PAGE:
When a Farmer is Charged With Animal Neglect, Who Will Stand With Him?

I didn’t think this kind of thing happened anymore. I got the first phone call two weeks ago from a local reader of my blog.  She told me there was a pasture-based farmer like me in the next county over who was being brought up on misdemeanor charges for animal abuse. I thought it was a hoax. Then I got another email, and then a text message, a few FaceBook messages, and then a few more emails and phone calls. That’s when I became more acquainted with Joshua Rockwood’s family farm, West Wind Acres. I began investigating and researching further, and learned that Mr. Rockwood was being brought up on scads of charges that just about any small family farmer could have faced in any given winter, including: Water buckets that had frozen over between chore times -he was accused of not providing them water, even though his animals passed hydration tests Pigs that were out in the open air -He was accused of not having them confined in housing in winter, because the free-ranging pastured pigs had chosen to be outside their shelters on the day the authorities visited, and one of them had a touch of frost bite on one ear The dogs and sheep were confined together in an unheated barn  – Ummm…seriously?  They were merimma GUARD dogs, bred for that job.  They have thick coats, and they are typically raised with sheep.  And

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4 thoughts on “When a Farmer is Charged With Animal Neglect, Who Will Stand With Him?

  1. Recently in the local police blotter I noticed that Animal Control was called in to check out my bull because he was malnourished and without shelter and water. Animal control checked it out and everything was fine, I was never notified by the way. But it still goes in the blotter. I did a Freedom of Access Act request for information regarding the complaint. I was given the call information from dispatch that included the Name, Address and Phone Number of the person who made the complaint.

  2. Thank you for this article. It is important for farmers to be preemptive in dealing with the issues you describe-it can happen to anyone. I have strongly urged my neighbors to look into legitimate third party verifications to deal with nuisance accusations, whether the cited abuse is related to livestock or the environment. Here in Michigan we have a program, “Michigan Agricultural Environmental Assurance Program” under which a farm is inspected and helped to come into compliance with state approved agricultural practices-all under our Right to Farm Act.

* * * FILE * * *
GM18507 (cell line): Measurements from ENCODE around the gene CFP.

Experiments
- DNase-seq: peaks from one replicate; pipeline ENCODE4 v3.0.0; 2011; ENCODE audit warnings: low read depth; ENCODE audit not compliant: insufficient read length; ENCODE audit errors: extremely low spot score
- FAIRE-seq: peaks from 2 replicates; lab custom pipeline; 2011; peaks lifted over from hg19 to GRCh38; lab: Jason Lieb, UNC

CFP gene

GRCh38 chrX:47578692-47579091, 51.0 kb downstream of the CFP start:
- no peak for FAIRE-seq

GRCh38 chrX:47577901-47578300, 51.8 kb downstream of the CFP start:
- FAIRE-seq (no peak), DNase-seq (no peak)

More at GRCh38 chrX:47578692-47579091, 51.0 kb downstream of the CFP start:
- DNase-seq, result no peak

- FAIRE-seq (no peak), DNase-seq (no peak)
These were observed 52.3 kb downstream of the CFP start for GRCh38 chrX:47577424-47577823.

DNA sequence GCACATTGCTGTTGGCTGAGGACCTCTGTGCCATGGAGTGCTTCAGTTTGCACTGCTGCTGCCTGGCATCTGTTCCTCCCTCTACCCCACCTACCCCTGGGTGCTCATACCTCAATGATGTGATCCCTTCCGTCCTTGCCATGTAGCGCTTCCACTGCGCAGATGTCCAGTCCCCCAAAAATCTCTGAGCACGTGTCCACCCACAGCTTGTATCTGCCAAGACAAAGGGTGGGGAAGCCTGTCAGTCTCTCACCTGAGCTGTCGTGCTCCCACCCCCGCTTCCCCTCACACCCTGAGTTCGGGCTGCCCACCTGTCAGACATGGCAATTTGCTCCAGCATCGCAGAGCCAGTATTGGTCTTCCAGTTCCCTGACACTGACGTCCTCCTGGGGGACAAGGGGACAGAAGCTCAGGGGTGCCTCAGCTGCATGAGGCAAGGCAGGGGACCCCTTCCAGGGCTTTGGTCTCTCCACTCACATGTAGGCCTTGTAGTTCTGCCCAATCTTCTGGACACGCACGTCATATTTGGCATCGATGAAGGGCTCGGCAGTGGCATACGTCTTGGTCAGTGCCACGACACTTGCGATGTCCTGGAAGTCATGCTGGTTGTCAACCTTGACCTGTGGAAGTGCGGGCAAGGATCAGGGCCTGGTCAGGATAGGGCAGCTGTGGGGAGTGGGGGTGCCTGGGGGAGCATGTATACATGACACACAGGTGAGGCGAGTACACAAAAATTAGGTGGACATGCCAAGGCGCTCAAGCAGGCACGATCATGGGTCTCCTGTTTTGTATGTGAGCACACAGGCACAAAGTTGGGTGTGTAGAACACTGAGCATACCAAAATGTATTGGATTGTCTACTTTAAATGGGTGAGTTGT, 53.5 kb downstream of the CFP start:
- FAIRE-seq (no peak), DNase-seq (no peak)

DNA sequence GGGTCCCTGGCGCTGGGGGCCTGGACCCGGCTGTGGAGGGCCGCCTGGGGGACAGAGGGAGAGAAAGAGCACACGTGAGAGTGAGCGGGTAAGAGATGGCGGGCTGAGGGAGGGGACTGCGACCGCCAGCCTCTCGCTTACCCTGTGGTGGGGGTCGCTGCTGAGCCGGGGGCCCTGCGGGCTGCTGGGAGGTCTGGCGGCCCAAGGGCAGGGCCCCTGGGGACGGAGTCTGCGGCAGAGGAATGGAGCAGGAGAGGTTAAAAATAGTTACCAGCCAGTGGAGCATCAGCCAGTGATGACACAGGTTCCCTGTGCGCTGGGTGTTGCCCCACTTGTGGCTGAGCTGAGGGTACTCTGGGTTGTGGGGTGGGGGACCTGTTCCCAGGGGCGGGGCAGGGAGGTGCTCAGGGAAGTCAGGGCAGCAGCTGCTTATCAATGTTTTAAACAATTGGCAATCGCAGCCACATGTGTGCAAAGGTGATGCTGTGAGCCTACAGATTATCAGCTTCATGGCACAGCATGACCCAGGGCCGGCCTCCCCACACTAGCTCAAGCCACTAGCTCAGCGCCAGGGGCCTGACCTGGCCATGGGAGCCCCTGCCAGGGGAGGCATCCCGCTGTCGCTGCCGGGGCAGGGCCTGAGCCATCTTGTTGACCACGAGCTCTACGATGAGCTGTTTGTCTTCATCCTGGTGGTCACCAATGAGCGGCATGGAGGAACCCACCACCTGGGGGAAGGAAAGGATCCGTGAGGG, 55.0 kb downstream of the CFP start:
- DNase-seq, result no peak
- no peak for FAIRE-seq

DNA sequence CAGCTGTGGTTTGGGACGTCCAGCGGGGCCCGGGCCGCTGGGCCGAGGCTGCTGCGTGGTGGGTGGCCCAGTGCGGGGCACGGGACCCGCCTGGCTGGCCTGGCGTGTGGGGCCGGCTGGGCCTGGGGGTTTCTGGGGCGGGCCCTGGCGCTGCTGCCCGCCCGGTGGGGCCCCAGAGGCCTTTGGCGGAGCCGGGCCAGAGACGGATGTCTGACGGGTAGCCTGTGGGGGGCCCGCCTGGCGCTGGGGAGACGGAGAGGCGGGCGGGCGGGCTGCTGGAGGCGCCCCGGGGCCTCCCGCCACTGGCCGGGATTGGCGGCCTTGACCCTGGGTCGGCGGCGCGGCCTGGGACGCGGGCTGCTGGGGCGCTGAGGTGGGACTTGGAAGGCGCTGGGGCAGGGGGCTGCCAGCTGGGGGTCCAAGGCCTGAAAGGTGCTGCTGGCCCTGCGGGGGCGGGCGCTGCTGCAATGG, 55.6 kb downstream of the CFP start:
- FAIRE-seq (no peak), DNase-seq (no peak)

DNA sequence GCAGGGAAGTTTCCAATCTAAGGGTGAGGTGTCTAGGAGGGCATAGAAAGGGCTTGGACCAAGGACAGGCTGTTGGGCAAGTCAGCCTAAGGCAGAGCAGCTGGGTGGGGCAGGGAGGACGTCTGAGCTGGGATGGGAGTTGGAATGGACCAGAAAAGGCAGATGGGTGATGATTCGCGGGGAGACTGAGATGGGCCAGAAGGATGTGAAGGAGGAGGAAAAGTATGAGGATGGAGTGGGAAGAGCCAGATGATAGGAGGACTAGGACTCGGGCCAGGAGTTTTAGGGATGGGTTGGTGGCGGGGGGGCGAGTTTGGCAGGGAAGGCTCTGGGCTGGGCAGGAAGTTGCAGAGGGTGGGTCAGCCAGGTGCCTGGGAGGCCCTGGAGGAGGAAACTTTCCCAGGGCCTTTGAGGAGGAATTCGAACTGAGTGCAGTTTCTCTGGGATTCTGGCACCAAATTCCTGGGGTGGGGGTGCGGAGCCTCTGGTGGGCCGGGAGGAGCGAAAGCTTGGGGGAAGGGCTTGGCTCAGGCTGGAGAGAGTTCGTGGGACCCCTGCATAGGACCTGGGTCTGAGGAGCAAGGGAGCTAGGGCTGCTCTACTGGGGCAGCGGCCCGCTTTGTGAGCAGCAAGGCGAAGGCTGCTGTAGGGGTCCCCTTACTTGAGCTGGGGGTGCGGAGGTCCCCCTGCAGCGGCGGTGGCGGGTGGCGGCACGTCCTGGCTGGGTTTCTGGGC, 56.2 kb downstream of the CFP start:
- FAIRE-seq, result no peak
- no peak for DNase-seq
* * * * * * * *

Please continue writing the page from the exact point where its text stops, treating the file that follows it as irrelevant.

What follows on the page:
Animal husbandry is another matter. I highly recommend that pasture based farms look into verification from Animal Welfare Approved (AWA). AWA has highly respected standards for animal care, on-site inspection, and is dedicated to the welfare of production livestock. AWA is very helpful and worked with us to earn their verification. The organization has provided advice, guidance and an introduction to many responsible producers throughout the US.

    Having third party verification under respected standards-which we as stewards have incorporated-not only protects responsible farmers, but helps in elevating the standards of care we as stewards seek for our land and livestock. All of which is very consistent with what I believe are the core values of the On Pasture community. The Standards of Care and description of the AWA program can be found on their website. http://www.animalwelfareapproved.org/

    The community support is inspirational, and the situation you have described calls for us to anticipate problems and how to deal with them before they paralyze good people.

    Thank you,
    Windshadow Farm & Dairy
    SW Michigan

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